10 Favorite Texas Hikes – Part 2

Earlier this week, I shared my top 5 favorite hikes. Here are hikes number 6 – 10. Be sure to send us photos from your favorite Texas hikes and you’ll be entered to win a free one-year Texas State Parks pass!

Grapevine Hills

Photo credit: Mike Sloat. Thanks, Mike!

6. Grapevine Hills – I first discovered Grapevine Hills on a Jeep tour with Far Flung Adventures. Grapevine Hills is an easy, 2.2 mile hike, which I think a lot of people overlook. That’s one of the real advantages of a Jeep tour. You’ll have a guide to show you those undiscovered nooks and crannies!

Camping: You can stay at the Basin Campground  if your trailer will fit, or, head over to Big Bend Resort & Adventures.

7. Big Bend’s Hot Springs Historic District – For years, Big Bend’s Hot Springs have attracted people who believe that the warm waters can “cure what ails you.” The buildings that served as a store and post office in the early 1900s still stand at the trailhead, and along the path, you’ll see pictographs, proving that the waters have attracted people since prehistoric times. Plan to soak in the 105-degree waters yourself, and you’ll see why!

Camping: The Rio Grande Village is a great place to set up camp if you want to visit the Hot Springs. There are 100-sites, but no hookups, and the park only accepts reservations during certain months of the year. It’s first-come, first-served, from mid-April through mid-November. Alternatively, a paved campground operated by Forever Resorts has 25 sites with hookups.

8. Hill Country State Natural Area – Located near Bandera, Hill Country State Natural Area is an undeveloped haven for hikers, mountain bikers, and horseback riders. Although the park offers 40 miles of multi-use trails, one of the best is the Comanche Bluff trail, which is a 4.2 mile loop through classic, Hill Country terrain, ranging from clear, flowing streams to rocky slopes and historic ranch buildings. My favorite memory from this park is of walking through an oak motte during the monarch butterfly migration one crisp October afternoon. Have you ever been surrounded by a swarm of butterflies? Magical.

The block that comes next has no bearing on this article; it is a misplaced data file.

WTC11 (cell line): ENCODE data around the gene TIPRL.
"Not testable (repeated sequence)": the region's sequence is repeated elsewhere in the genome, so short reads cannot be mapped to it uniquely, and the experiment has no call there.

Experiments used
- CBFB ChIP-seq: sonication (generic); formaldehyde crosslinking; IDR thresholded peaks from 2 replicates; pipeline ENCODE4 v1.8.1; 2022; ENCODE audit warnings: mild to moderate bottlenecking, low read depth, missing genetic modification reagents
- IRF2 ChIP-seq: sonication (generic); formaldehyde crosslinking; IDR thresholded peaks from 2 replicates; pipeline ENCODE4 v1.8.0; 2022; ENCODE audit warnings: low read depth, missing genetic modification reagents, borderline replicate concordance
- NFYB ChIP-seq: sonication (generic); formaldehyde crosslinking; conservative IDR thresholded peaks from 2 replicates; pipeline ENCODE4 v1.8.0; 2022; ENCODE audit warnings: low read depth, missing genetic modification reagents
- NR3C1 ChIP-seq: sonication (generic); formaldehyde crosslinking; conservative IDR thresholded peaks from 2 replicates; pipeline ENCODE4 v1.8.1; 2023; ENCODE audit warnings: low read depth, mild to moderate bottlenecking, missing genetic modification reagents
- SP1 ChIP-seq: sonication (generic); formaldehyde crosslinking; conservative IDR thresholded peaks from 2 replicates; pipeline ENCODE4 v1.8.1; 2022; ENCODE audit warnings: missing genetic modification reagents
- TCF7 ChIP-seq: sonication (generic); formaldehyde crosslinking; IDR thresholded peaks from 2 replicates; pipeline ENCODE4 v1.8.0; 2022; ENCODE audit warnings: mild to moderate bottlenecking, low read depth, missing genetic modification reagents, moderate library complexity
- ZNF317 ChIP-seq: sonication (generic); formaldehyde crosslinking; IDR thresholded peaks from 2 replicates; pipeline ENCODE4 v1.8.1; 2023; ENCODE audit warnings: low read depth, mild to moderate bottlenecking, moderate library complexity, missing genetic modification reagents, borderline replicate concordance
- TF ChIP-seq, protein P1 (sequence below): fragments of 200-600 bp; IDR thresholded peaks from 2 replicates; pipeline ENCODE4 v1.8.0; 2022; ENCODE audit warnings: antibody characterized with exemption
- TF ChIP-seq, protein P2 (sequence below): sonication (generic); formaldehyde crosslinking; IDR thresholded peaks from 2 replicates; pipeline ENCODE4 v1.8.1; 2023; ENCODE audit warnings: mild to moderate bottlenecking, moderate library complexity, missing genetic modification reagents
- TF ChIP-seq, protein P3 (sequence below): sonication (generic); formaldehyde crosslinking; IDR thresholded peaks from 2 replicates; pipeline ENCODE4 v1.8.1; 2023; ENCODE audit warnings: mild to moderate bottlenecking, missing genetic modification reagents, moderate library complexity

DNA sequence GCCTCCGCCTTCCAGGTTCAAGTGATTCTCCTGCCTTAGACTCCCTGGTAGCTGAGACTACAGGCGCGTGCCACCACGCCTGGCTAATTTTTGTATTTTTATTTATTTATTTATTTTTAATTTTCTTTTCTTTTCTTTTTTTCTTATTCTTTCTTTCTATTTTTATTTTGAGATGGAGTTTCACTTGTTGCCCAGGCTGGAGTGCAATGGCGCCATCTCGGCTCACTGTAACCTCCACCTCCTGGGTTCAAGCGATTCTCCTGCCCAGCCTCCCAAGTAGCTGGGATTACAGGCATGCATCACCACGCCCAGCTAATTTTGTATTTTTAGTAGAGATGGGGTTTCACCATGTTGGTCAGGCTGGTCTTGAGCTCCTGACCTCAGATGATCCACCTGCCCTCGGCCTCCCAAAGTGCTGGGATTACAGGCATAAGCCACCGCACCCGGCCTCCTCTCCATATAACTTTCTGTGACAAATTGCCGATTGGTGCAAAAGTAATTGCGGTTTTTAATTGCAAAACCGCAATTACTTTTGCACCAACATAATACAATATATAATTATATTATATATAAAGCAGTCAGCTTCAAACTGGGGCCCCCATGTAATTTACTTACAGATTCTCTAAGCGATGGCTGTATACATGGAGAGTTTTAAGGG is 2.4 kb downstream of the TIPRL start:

Camping: You can camp near the the old Bar-O ranch house (no hookups available) or, if it’s not booked, in the Chapa’s Camp group camping and equestrian area where there’s electricity and water available.

9. South Rim – The trailhead for the South Rim is at the Chisos Basin, and at 13.5-miles, it’s Big Bend’s longest trail. This hike will take you a full day, and you’ll need to take plenty of water with you. I guarantee that the diverse meadows and forests along the way, combined with the panoramic views of the Chisos Mountains from the top, will make it worth the effort.

Camping: If your rig is 24-feet or less, you can plan to camp in one of 60 available sites at the Basin Campground. The winding roads to the basin and the small campsites make it challenging for longer trailers to make it to this camping area. As an alternative, check out Big Bend Resort & Adventures.  They have 131 sites and full hookups.

10. Boquillas Canyon  – A fit of nostalgia puts this one on the list. It’s a short, 1.4-mile round trip hike, but Boquillas Canyon on the list because I’m remembering the days when it was possible to hike the canyon without a care in the world, and freely cross the border. Here, I waded in the water with my sisters, visited a Mexican cantina, and practiced my Spanish with patient villagers.

With any luck, the border will be open again soon (it was originally scheduled to reopen last Spring, and my fingers are crossed for this fall) reconnecting Boquillas with its extended Big Bend family on the other side.

Camping: The Rio Grande Village is a great place to set up camp if you want to visit the Hot Springs. There are 100-sites, but no hookups, and the park only accepts reservations during certain months of the year. It’s first-come, first-served, from mid-April through mid-November. Alternatively, a paved campground operated by Forever Resorts has 25 sites with hookups.

Those are my favorites. What are yours?

Be sure to visit the Camper Clinic II Facebook page and click “Like” to add another dollar to our donation to help protect Texas State Parks! AND, be sure to share the campaign link with friends!

~G. Elaine Acker